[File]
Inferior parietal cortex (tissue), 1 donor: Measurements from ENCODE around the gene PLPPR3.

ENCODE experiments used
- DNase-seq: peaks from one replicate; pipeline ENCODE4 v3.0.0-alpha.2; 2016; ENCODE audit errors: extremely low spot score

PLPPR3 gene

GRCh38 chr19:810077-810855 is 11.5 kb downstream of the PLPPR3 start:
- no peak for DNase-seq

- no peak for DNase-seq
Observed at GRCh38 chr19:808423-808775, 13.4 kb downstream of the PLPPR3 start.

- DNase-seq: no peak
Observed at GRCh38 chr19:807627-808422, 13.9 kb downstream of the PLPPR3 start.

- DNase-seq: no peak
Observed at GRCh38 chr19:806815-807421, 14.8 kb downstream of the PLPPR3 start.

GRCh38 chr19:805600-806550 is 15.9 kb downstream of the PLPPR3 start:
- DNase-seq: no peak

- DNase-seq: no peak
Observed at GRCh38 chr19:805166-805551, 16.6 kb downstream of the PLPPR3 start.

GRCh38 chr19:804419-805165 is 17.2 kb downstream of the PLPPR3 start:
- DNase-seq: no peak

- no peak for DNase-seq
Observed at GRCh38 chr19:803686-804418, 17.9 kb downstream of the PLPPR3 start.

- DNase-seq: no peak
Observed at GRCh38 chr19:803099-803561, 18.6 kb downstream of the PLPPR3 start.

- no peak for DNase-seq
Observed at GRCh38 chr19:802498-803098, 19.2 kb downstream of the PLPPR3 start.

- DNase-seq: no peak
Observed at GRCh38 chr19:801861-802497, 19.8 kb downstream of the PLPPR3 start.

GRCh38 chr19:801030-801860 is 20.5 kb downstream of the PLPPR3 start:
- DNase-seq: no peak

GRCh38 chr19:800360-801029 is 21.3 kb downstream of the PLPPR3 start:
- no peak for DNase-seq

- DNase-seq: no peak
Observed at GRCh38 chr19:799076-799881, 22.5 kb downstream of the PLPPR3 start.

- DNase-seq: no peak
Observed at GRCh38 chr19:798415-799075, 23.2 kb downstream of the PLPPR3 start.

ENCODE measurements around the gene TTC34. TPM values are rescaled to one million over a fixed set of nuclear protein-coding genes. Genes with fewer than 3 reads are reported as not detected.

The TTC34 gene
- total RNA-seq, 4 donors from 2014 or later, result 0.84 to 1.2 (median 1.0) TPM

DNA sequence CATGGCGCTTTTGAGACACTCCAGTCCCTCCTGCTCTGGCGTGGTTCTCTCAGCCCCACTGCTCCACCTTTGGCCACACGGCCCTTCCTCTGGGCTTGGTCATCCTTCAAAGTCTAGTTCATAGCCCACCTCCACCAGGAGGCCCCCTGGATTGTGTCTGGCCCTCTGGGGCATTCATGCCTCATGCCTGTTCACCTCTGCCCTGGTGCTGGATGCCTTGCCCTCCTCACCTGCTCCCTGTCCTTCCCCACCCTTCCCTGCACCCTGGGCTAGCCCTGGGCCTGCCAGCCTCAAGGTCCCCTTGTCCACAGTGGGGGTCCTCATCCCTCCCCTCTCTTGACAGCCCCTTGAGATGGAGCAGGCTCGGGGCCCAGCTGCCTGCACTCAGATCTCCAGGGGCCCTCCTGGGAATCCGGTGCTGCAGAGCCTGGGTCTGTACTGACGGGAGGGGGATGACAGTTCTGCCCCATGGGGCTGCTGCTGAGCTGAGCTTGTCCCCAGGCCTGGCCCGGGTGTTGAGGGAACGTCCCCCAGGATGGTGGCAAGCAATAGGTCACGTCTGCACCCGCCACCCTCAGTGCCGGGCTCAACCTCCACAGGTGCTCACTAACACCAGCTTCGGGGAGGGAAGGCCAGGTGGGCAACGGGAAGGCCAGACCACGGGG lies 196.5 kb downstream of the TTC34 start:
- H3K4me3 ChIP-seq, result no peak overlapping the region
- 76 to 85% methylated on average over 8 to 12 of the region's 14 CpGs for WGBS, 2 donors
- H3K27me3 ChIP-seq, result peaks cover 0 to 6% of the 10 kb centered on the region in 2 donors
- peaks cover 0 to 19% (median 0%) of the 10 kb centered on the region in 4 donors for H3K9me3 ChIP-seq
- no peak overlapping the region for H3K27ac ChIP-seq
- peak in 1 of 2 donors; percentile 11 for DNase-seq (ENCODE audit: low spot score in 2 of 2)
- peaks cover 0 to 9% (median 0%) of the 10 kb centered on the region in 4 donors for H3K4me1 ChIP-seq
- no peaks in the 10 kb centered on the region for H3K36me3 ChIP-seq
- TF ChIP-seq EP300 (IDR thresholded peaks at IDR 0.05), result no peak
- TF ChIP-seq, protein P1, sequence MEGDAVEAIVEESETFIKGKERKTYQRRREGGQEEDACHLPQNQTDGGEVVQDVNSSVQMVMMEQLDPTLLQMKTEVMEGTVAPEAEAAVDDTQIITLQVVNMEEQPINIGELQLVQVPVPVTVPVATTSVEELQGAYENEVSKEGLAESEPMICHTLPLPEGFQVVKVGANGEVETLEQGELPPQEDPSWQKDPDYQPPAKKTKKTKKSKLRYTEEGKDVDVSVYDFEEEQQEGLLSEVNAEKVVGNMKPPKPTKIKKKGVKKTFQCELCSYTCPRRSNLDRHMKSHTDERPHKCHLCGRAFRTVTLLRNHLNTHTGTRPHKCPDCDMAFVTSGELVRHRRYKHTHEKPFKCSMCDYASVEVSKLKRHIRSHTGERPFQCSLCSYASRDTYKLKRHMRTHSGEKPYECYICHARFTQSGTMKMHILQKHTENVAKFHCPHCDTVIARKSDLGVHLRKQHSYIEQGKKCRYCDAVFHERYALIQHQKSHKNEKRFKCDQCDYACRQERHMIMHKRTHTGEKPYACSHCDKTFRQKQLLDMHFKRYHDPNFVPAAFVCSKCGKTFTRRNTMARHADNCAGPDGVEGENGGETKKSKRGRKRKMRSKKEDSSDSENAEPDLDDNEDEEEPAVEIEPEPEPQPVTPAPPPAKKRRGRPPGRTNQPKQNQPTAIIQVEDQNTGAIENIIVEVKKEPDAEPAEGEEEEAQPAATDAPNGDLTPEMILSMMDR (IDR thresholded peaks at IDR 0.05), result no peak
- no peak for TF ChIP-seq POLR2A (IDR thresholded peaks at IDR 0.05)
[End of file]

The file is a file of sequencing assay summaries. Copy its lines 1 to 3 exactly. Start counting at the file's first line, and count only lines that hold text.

Inferior parietal cortex (tissue), 1 donor: Measurements from ENCODE around the gene PLPPR3.

ENCODE experiments used
- DNase-seq: peaks from one replicate; pipeline ENCODE4 v3.0.0-alpha.2; 2016; ENCODE audit errors: extremely low spot score